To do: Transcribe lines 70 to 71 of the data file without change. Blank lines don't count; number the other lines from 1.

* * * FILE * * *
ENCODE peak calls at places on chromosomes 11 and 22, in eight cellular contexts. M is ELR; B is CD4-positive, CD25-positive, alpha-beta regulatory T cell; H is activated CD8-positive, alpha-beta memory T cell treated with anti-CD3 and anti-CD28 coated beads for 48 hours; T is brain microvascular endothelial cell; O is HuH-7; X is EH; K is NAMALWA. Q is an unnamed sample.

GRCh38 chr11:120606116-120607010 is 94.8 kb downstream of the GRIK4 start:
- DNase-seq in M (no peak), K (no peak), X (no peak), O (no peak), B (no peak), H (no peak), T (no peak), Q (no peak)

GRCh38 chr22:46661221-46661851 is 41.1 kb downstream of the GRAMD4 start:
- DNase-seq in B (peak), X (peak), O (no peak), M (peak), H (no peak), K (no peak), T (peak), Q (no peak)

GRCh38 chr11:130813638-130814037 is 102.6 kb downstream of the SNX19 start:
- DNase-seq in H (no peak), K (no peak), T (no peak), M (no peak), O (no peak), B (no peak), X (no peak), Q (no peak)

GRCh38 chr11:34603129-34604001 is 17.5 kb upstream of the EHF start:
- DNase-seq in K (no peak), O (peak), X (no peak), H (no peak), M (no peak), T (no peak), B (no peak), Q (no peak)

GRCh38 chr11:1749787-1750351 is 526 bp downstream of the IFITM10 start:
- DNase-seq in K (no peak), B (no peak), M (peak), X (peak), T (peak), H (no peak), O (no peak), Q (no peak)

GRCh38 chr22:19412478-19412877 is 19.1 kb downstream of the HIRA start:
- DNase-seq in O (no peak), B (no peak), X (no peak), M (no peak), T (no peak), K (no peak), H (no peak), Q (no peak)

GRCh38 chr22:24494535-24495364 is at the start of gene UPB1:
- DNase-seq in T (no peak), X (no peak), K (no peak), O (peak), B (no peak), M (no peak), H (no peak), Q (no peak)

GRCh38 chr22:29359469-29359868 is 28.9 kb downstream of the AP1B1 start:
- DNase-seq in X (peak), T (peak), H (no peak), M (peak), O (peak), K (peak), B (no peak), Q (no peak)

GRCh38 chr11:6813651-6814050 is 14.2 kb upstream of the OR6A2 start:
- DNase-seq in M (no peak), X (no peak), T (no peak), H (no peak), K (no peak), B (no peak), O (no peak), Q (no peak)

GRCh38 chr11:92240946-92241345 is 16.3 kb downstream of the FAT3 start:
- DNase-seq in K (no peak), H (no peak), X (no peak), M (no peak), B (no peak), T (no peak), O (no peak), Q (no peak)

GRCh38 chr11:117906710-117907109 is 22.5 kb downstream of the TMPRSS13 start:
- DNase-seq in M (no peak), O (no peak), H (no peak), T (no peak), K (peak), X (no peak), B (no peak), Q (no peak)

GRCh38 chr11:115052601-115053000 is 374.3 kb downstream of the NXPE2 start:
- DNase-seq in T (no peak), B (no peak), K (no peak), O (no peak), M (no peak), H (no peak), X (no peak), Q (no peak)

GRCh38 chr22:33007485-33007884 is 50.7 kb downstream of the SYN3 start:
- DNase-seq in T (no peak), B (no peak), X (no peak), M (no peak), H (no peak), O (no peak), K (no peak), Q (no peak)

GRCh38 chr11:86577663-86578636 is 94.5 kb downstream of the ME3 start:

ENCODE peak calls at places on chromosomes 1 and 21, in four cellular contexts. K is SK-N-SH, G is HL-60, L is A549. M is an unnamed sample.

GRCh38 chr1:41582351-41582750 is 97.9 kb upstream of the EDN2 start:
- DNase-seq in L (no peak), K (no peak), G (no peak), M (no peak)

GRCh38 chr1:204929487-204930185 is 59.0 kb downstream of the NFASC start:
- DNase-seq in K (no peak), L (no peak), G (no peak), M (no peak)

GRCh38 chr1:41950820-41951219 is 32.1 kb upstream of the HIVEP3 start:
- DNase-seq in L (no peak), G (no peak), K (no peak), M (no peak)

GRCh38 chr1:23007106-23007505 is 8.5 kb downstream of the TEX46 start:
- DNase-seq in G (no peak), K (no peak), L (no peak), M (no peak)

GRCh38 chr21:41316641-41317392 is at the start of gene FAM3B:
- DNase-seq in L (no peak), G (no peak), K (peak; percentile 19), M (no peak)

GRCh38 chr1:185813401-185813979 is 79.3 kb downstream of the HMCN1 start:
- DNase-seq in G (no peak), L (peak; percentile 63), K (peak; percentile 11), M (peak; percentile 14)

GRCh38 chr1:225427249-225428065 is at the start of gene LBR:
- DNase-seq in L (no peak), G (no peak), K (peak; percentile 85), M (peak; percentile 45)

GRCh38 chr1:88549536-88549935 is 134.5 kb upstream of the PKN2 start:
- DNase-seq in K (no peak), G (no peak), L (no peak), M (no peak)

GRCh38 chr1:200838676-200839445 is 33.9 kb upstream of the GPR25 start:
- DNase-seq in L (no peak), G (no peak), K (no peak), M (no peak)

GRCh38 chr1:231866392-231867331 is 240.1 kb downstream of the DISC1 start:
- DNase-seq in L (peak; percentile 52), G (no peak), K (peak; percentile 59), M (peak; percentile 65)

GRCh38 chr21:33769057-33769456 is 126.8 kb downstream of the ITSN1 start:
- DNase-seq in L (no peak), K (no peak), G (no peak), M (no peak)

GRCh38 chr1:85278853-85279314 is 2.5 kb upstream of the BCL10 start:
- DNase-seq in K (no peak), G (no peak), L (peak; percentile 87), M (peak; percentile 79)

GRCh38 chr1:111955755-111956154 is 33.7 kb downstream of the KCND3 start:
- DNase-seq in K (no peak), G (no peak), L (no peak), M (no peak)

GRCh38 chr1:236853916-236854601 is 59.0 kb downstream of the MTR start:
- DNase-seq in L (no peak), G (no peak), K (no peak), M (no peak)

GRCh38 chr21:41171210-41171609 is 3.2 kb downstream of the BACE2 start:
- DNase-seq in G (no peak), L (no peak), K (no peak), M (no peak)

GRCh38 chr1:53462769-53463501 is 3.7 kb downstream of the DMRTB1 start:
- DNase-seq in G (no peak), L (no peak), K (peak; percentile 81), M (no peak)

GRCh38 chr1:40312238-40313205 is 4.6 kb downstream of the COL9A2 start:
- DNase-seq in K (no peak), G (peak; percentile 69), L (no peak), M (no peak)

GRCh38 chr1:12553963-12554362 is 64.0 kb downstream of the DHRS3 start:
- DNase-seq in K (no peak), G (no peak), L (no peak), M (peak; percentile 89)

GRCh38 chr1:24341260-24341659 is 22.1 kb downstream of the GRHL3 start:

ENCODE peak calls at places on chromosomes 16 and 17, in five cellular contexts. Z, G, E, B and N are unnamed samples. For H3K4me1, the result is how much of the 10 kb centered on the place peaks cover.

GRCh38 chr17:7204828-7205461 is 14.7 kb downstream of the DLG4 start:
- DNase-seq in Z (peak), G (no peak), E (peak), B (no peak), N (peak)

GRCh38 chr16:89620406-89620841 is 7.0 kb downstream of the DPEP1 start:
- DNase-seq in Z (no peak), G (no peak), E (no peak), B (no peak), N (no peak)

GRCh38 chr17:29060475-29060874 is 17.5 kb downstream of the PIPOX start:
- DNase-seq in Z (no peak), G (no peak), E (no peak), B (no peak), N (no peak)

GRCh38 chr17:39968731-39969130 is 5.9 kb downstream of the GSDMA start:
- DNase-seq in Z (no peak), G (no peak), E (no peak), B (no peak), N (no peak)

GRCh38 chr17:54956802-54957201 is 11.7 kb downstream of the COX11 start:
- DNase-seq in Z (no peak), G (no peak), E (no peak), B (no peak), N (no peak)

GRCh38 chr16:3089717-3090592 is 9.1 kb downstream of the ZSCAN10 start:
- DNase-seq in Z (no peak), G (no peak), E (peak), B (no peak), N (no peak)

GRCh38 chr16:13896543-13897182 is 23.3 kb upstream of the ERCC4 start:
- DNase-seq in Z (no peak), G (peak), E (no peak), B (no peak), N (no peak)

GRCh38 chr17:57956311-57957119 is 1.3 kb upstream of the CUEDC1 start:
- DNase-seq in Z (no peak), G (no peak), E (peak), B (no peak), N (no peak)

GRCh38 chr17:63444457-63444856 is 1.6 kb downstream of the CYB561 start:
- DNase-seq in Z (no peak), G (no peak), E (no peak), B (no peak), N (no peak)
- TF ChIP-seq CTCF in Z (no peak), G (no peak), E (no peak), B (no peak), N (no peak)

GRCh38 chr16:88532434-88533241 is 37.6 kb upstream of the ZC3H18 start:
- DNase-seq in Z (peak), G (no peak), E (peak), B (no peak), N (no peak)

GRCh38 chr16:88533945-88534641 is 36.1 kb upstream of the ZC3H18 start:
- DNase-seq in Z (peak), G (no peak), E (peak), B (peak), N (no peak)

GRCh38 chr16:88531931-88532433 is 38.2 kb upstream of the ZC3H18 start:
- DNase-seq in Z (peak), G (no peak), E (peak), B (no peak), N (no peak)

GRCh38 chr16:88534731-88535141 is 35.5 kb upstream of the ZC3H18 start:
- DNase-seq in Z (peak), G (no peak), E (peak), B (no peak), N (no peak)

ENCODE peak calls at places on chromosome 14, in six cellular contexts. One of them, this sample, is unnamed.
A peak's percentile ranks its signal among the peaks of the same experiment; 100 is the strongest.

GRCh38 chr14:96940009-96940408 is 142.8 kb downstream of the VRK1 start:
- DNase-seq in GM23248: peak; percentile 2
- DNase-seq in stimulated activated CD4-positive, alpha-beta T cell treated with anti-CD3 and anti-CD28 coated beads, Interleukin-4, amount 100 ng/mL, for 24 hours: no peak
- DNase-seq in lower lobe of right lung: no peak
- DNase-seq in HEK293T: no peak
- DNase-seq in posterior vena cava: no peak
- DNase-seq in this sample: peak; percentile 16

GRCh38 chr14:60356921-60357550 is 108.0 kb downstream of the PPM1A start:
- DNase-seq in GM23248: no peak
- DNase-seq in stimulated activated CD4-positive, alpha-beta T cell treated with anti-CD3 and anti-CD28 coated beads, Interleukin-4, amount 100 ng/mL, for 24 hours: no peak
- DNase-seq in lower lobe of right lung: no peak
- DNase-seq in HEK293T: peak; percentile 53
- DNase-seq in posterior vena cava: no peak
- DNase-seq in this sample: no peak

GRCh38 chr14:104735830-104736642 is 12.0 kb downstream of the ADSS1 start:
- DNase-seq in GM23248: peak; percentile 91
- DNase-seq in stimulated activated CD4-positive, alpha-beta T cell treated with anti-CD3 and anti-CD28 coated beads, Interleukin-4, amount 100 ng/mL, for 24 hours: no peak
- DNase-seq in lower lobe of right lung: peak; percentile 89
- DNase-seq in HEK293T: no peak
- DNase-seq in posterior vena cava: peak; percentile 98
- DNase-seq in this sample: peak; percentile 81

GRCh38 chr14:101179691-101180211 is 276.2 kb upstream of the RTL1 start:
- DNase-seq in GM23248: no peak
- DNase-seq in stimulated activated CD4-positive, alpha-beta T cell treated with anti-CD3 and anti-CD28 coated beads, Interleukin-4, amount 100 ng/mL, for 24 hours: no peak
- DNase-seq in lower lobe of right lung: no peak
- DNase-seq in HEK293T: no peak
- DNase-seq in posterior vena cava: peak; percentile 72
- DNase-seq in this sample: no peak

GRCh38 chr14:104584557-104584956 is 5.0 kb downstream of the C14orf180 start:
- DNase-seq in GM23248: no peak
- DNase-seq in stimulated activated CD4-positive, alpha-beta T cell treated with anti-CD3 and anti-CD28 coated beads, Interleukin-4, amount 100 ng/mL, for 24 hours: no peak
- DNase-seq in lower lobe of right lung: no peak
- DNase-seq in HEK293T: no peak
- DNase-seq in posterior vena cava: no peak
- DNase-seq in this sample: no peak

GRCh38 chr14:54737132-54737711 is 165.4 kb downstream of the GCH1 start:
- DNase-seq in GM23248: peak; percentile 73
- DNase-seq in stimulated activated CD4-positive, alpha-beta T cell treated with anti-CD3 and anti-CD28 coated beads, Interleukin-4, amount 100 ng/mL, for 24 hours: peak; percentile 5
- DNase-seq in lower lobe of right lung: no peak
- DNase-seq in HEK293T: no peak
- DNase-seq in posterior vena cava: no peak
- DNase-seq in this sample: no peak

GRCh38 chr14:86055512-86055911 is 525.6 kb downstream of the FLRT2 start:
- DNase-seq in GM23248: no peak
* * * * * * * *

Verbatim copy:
GRCh38 chr16:89620406-89620841 is 7.0 kb downstream of the DPEP1 start:
- DNase-seq in Z (no peak), G (no peak), E (no peak), B (no peak), N (no peak)